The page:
News

The Solution: Close Tax Loopholes

We're Giving Away $6.5 Billion in Tax Breaks This Year

  • comments (19)
  • Print
+ Enlarge this Image
Source: Washington State Budget & Policy Center

Yes, as Goldy points out over there on the left, Washington State has a serious revenue problem. The latest sign: On March 17, Dr. Arun Raha, the state's chief economist, raised the state's total projected revenue shortfall for the next two-year budget cycle to $5.1 billion—a dispiriting figure that's going to lead to even more people losing basic state services such as health care and tuition assistance.

That same day, Governor Chris Gregoire issued a stern warning to state legislators that they'd better develop "long-term budget solutions" this session, not just small, one-off fixes that dodge bigger problems. "This must be a year of decision, not deferral," she said.

Nice words. But we've already heard this kind of rhetoric from Gregoire this year. For example, in her January 11 State of the State speech, she called for lawmakers to "challenge the status quo" and suggested they take inspiration from the 1935 legislature, which overhauled the state's entire tax system in response to the Great Depression. Yet a tax overhaul isn't something the governor is proposing—or even supporting—this year. Not even a common-­sense tax reform that could potentially put a huge dent in the budget deficit.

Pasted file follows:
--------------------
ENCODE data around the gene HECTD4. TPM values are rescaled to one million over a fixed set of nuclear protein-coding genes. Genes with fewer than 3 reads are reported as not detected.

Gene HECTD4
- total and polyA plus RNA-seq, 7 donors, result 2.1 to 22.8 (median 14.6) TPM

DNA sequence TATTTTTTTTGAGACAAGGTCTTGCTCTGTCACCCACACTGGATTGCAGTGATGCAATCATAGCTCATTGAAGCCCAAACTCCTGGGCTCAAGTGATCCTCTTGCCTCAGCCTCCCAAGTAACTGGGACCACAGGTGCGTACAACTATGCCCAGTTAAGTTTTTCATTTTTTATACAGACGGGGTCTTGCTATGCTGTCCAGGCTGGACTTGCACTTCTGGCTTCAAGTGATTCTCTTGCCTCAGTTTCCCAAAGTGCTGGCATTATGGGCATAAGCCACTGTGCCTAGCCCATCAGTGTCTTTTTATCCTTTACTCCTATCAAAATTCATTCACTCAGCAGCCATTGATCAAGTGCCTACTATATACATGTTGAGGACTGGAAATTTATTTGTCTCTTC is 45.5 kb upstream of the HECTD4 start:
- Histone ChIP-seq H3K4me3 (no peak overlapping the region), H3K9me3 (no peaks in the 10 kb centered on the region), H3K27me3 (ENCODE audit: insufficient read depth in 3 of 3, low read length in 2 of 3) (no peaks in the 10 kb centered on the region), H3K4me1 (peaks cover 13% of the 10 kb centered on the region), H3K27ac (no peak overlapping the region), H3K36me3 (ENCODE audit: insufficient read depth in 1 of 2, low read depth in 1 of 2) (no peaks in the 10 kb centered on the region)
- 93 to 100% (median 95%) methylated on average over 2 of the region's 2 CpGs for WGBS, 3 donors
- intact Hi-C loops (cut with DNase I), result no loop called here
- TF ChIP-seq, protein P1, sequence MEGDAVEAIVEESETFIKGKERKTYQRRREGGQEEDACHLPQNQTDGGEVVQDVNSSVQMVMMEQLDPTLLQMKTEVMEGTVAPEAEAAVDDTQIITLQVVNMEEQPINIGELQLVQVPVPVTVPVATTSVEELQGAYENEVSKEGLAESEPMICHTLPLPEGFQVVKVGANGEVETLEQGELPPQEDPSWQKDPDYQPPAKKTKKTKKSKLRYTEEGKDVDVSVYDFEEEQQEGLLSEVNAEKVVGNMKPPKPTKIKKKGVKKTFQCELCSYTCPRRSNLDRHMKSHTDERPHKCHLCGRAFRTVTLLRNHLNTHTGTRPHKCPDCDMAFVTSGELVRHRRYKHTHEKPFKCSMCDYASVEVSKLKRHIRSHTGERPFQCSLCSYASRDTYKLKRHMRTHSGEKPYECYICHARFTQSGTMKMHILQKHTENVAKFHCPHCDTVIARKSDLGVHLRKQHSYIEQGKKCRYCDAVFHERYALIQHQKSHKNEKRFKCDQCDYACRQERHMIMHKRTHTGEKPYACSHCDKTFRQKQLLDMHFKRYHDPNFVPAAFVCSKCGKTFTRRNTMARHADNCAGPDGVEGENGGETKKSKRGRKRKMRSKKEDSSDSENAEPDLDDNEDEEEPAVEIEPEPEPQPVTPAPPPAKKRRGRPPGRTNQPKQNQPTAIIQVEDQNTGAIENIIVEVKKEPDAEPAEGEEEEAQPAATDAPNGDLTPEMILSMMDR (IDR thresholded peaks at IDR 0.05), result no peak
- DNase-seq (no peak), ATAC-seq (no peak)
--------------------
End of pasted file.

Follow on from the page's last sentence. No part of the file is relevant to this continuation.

The idea: get rid of huge state tax loopholes that this year alone will cost us $6.5 billion.

These tax loopholes—essentially giveaways—have been building up for years as lawmakers, during more flush times, sought to reward, bail out, or encourage certain industries. So we now have a loophole for software manufacturers like Microsoft that will cost the state $143 million this year, another loophole for airplane manufacturers like Boeing that will cost the state $104 million, and a loophole (or "special tax break," see how that works?) for struggling newspaper publishers that will cost the state $18 million.

Arguably, it's in the state's interest to keep all of the above loopholes—and many others on the list, which now runs over 560 loopholes long. "Not all special tax breaks are bad," points out Andy Nicholas, a policy analyst with the Washington State Budget & Policy Center. As an example of a good one, he points to the second-most-expensive loophole in the entire state, the loophole that keeps you from having to pay any tax on food (cost: $965 million this year).